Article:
Former Gov. Blagojevich sings Elvis for charity (sort of.)

Source: Chris Xamplas
Source: Chris Xamplas

CHICAGO (CBS) - Deposed Gov. Rod Blagojevich has demonstrated before that he has a flair for performance, but he took it to new levels at a block party this weekend.

Standing alongside a Fabio lookalike Blagojevich got up on stage and sang Elvis Presley at the street party outside the headquarters of the Optimus studio, at 161 E. Grand Ave.

It was all captured on video by CND Gyros manager Chris Xamplas.

The governor is a well-established Elvis fan, and sang, appropriately enough, "Treat Me Nice." Channeling Presley - or perhaps Andy Kaufman - he even turned up his collar and shook his pelvis for the imitation.

Before he started singing, Blagojevich said, "No I'm going to sing a song, because you can't vote against me anymore." He also said he was "wrongfully hijacked from office."

The party was thrown by the Chicago sound production studio, which paid Blagojevich for his time. He's not saying how much, only that the money is going to a charity for cancer patients.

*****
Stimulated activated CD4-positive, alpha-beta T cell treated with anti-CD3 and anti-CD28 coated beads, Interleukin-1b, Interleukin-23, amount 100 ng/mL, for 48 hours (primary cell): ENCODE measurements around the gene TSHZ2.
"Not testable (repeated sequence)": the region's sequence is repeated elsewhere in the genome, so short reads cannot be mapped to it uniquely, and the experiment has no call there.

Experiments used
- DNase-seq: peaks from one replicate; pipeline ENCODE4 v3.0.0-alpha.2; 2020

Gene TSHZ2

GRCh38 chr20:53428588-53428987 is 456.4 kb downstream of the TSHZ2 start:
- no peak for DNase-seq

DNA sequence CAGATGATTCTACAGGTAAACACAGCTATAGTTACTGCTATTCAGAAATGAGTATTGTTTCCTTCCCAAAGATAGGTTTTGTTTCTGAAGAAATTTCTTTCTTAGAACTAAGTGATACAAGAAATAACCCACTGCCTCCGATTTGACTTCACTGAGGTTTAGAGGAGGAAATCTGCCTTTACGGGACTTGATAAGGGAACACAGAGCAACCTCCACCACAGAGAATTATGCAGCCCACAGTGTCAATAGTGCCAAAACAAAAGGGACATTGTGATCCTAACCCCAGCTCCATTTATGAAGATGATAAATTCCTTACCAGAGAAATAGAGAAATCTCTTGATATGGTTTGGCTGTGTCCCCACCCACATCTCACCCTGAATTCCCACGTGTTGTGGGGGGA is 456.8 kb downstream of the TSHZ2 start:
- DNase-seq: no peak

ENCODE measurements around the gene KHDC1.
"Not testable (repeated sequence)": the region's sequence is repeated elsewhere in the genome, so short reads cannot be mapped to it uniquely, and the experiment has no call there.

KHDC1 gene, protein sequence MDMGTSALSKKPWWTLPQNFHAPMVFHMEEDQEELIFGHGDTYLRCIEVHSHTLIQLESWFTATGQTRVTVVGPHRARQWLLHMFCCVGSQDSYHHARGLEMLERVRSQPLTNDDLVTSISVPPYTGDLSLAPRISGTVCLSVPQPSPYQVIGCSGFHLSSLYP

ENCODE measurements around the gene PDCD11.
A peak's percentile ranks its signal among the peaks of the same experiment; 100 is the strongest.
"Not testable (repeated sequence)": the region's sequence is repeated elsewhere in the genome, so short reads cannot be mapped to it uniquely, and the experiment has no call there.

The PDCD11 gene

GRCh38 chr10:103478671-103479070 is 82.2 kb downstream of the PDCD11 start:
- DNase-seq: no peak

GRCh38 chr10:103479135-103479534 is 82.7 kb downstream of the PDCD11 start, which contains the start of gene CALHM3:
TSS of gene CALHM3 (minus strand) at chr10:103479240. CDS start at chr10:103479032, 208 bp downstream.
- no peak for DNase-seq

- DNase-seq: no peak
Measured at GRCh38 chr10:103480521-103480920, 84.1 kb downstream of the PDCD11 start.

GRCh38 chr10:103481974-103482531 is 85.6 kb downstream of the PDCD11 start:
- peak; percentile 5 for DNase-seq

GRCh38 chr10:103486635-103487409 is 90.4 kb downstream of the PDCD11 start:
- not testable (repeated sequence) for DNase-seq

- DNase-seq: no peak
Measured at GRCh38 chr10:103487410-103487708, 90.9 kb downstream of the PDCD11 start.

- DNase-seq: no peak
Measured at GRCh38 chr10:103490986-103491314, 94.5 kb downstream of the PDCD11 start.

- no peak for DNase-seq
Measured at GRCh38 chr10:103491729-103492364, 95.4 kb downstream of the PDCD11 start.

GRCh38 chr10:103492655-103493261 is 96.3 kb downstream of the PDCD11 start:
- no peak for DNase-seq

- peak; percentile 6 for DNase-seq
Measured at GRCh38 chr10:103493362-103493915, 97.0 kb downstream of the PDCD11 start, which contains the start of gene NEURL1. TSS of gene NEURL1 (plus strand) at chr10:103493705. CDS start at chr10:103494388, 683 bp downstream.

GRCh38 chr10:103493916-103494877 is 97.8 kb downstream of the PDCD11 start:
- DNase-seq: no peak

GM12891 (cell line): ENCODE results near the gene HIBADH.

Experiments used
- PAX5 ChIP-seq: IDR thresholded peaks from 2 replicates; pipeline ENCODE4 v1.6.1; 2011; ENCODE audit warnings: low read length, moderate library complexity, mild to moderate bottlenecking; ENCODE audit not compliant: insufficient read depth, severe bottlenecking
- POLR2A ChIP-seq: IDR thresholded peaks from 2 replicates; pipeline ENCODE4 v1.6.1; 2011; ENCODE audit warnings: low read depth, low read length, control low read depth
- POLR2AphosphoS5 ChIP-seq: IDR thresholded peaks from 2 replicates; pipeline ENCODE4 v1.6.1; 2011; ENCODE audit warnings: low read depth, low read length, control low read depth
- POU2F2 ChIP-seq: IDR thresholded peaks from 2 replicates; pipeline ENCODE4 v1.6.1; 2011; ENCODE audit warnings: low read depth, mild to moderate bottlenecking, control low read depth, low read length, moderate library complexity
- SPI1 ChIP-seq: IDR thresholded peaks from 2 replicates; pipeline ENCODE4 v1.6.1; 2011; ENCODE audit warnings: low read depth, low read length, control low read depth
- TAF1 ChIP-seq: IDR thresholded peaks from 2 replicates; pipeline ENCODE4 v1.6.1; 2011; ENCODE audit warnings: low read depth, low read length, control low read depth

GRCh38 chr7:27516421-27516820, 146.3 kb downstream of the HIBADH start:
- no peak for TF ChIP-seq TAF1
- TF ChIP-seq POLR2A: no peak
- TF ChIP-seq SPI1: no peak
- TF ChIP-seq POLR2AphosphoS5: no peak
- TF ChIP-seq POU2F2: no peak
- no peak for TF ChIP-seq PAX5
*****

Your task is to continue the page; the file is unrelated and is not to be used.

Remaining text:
Meanwhile, Blagojevich on Sunday launched a Web site that catalogues his scores of public appearances, allows for public feedback, and even allows visitors to hire him for a party.

"Since his controversial ousting from office, Rod Blagojevich has refused to be silent," an introduction on

reads. "In the meantime, he's not holding back. He's not playing politics or playing nice. He's simply speaking his mind and telling the truth!"

. He regularly appears on television and radio shows, acted in a Second City comedy show about corruption allegations against him.

The Web site, featuring a photo of Blagojevich in a shirt and tie with a suit jacket slung over this shoulder, gives the former governor's schedule for speaking engagements, radio appearances and details on his book, "The Governor."

The comments portion of his Web site encourages visitors to "Speak Out! Tell Rod what's bugging you."

Blagojevich faces federal charges, including allegations he schemed to sell or trade President Barack Obama's former U.S. Senate seat, attempted to extort campaign money from companies seeking state business and plotted to use the governor's office to pressure the Chicago Tribune to fire editorial writers who called for his impeachment.

Blagojevich has repeatedly denied wrongdoing.

The judge overseeing the corruption case has said Blagojevich could go to trial as early as April.

The Associated Press contributed to this report.

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